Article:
class AxButtonCtrl : public COleControl
{
...
 protected:
LRESULT OnOcmCommand(WPARAM wParam, LPARAM lParam);
LRESULT OnOcmDrawItem(WPARAM wParam, LPARAM lParam);
...
}

In the control class .CPP file, add the ON_MESSAGE entries to the message map:

BEGIN_MESSAGE_MAP(AxButtonCtrl, COleControl)
//{{AFX_MSG_MAP(AxButtonCtrl)
...
ON_MESSAGE(OCM_COMMAND, OnOcmCommand)
ON_MESSAGE(OCM_DRAWITEM, OnOcmDrawItem)
...
//}}AFX_MSG_MAP
END_MESSAGE_MAP()

And implement the member functions to process the reflected messages. The wParam and lParam parameters are the same as those of the original window message.

LRESULT AxButtonCtrl::OnOcmDrawItem(WPARAM wParam, LPARAM lParam)
{
	UINT nIDCtl = (UINT) wParam;
	LPDRAWITEMSTRUCT lpDrawItemStruct = (LPDRAWITEMSTRUCT) lParam;
	... //drawing code as used in WM_DRAWITEM
	return 0;
}

Events

The Class Wizard gives some stock handlers for the standard events, however the resulting functionality could be limited. If you add the "Click" event with the stock handler implementation, when someone clicks the button with the mouse, COleButton automatically calls the FireClick method, so you don't need to process the OCM_COMMAND message. But if the button has the focus and someone presses the space bar, the FireClick method is not called, although the button receives the BN_CLICKED notification through the OCM_COMMAND message.
In the end, use the custom event handler implementation, in this way you can control exactly the behavior of the button, without hidden calls or messages.

LRESULT AxButtonCtrl::OnOcmCommand(WPARAM wParam, LPARAM lParam)
{

	...
	switch (wNotifyCode)
	{
	case BN_CLICKED:
		// Fire click event when button is clicked
		FireClick();
		break;
	case BN_KILLFOCUS:
	...

	}
	return 0;
}

ToolTips

The MSDN article Q141871 (HOWTO: Add Tooltips to ActiveX Controls) describes the steps to implement tooltips. The resume: add the RelayEvent method and a CToolTipCtrl m_ttip member variable; create and activate the tooltip; in the handlers for WM_LBUTTONDOWN, WM_LBUTTONUP, and WM_MOUSEMOVE call RelayEvent to relay appropriate messages to the ToolTip control.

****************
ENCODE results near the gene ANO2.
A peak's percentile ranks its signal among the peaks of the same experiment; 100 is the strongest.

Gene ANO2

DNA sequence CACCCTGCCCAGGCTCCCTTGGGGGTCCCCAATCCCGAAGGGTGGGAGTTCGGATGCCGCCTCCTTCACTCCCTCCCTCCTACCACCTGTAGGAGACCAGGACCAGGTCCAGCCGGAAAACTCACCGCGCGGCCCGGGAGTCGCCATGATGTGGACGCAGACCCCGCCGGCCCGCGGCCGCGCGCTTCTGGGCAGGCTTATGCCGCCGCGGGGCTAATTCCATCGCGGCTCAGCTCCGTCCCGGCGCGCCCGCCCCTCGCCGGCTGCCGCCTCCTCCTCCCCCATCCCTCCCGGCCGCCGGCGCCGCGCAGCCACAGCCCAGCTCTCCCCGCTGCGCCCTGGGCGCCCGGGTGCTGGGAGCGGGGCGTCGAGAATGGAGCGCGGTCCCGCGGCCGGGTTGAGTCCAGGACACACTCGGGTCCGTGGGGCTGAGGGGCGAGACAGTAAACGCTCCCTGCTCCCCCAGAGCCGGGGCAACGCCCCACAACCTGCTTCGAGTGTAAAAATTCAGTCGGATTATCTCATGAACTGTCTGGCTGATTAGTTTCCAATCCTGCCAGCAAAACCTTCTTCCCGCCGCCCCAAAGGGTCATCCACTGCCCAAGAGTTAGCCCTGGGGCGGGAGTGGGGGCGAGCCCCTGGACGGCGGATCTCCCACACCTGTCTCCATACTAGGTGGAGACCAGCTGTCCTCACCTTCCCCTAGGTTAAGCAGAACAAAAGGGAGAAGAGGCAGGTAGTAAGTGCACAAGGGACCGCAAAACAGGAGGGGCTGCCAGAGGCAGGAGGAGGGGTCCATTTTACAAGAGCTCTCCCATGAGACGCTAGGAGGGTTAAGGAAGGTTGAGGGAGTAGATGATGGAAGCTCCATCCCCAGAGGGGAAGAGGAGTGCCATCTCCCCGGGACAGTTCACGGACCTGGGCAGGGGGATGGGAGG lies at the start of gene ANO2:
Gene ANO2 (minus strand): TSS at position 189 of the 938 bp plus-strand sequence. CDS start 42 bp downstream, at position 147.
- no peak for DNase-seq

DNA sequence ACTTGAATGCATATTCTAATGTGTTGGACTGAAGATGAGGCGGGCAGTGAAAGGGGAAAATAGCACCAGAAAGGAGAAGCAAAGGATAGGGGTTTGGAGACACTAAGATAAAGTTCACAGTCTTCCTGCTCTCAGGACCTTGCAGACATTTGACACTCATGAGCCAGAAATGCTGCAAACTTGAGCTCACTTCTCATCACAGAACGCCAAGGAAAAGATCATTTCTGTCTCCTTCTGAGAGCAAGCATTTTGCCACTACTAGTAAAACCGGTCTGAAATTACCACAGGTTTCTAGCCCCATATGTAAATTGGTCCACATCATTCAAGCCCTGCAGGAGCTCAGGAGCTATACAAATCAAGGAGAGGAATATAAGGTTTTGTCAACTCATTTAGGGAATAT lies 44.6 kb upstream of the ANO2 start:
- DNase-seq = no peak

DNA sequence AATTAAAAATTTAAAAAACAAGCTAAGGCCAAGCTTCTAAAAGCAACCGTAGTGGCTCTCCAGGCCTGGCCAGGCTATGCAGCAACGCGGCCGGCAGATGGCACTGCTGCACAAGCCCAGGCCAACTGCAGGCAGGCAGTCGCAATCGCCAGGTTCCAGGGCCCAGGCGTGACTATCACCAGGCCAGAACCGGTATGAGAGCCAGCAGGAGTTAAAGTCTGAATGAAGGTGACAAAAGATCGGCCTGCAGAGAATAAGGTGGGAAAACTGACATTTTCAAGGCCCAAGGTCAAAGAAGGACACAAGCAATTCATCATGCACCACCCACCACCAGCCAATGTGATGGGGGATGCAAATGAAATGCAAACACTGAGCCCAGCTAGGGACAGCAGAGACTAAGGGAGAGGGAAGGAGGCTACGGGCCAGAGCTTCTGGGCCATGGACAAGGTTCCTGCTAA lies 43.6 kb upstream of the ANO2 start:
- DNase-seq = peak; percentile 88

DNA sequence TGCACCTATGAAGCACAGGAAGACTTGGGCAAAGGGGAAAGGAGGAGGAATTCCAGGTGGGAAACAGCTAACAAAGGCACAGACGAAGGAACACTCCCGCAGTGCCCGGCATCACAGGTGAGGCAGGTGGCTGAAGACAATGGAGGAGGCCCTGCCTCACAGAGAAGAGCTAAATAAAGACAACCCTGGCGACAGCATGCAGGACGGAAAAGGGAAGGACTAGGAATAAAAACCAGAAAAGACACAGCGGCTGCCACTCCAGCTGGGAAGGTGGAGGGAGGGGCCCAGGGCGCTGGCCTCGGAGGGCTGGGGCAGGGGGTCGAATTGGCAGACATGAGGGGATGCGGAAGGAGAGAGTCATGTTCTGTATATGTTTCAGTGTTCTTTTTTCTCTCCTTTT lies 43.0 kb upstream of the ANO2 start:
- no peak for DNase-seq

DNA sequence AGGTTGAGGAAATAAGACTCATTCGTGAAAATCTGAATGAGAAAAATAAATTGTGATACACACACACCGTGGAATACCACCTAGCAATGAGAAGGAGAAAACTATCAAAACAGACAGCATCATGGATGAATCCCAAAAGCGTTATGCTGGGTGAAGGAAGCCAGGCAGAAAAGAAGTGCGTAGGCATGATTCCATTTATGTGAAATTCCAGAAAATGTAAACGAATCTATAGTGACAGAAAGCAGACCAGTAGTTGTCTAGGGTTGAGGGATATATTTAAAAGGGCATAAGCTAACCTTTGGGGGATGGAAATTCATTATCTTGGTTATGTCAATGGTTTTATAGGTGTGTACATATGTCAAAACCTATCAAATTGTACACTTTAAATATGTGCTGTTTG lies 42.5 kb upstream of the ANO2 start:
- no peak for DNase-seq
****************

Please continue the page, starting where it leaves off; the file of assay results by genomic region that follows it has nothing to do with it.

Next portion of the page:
Hover functionality

You must use a bool m_tracking member variable to track the mouse position. When the mouse is over the button, the WM_MOUSEMOVE messages are sent, and here activate the tracking.

   ...
   if (!m_tracking) {
      TRACKMOUSEEVENT t = {sizeof(TRACKMOUSEEVENT),TME_LEAVE,m_hWnd,0};
      if (::_TrackMouseEvent(&t)) {
         m_tracking = true;
         Invalidate();
      }
   }

To detect when the mouse leaves, you must add this message handler in the control class .H file:

LRESULT OnMouseLeave(WPARAM, LPARAM);

and in the control class .CPP file:

ON_MESSAGE(WM_MOUSELEAVE, OnMouseLeave)


LRESULT AxButtonCtrl::OnMouseLeave(WPARAM, LPARAM)
{
    ASSERT (m_tracking);
    m_tracking = false;
    Invalidate();
    return 0;
}

Conclusion

This article treats how to convert an owner draw button in an ActiveX control, this is just the beginning, to build a complete control I should talk about automation, property sheet, and so on ..., but these topics are out of the scope of the article. For detailed informations about COM, please read these articles

License

This article has no explicit license attached to it but may contain usage terms in the article text or the download files themselves. If in doubt please contact the author via the discussion board below.

A list of licenses authors might use can be found here

About the Author

No Biography provided

Comments and Discussions

 
GeneralU can find a lot of great C++ ebooks here PinsussAnonymous14-Aug-05 2:47 

General General    News News    Suggestion Suggestion    Question Question    Bug Bug    Answer Answer    Joke Joke    Rant Rant    Admin Admin   

Use Ctrl+Left/Right to switch messages, Ctrl+Up/Down to switch threads, Ctrl+Shift+Left/Right to switch pages.

| Advertise | Privacy | Mobile
Web03 | 2.8.140721.1 | Last Updated 26 Apr 2002
Article Copyright 2002 by Davide Pizzolato
Everything else Copyright © CodeProject, 1999-2014
Terms of Service
Layout: fixed | fluid